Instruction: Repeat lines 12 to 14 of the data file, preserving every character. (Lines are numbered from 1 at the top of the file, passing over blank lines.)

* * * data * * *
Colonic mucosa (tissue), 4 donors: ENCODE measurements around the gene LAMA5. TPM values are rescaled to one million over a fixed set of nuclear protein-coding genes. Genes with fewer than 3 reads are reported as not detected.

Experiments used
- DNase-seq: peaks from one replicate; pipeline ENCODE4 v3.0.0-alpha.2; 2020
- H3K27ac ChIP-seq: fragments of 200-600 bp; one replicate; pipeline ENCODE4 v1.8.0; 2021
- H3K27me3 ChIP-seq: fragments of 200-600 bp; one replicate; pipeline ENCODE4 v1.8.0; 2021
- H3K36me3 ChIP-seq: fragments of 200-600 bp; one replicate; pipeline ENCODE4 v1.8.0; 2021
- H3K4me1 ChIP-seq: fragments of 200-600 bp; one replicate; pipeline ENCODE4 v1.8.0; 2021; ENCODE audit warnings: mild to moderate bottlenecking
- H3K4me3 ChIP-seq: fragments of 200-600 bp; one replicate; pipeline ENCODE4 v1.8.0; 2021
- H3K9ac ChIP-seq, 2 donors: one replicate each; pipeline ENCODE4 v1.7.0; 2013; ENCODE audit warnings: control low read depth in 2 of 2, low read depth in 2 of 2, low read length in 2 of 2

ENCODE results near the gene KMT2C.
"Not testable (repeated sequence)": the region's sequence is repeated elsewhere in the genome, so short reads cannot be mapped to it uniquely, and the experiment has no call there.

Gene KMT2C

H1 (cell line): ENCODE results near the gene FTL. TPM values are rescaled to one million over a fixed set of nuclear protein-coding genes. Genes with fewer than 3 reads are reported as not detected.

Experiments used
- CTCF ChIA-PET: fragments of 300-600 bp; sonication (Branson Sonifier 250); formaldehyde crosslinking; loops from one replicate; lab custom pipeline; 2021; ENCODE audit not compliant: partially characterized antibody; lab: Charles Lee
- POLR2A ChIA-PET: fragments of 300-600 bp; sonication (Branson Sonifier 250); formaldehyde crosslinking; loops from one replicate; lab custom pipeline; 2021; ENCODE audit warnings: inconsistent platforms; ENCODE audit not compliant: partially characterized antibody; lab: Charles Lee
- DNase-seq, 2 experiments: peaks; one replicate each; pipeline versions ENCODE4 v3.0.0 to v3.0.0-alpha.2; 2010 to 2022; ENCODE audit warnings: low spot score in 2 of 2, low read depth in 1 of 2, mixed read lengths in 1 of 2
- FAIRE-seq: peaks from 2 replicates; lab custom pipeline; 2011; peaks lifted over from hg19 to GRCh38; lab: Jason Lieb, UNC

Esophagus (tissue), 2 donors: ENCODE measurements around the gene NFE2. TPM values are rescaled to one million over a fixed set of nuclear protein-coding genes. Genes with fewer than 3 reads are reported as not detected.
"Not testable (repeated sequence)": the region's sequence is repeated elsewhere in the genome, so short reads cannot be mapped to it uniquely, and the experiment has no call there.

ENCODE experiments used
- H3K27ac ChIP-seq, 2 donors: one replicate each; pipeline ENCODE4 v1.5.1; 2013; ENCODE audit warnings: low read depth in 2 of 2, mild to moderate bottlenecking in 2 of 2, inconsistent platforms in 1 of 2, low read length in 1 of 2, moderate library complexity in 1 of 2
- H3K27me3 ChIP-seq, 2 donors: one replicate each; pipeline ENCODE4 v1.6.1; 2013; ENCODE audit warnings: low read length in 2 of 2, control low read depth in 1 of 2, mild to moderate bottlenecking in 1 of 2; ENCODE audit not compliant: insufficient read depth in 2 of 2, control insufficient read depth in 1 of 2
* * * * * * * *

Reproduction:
Gene KMT2C

H1 (cell line): ENCODE results near the gene FTL. TPM values are rescaled to one million over a fixed set of nuclear protein-coding genes. Genes with fewer than 3 reads are reported as not detected.

Experiments used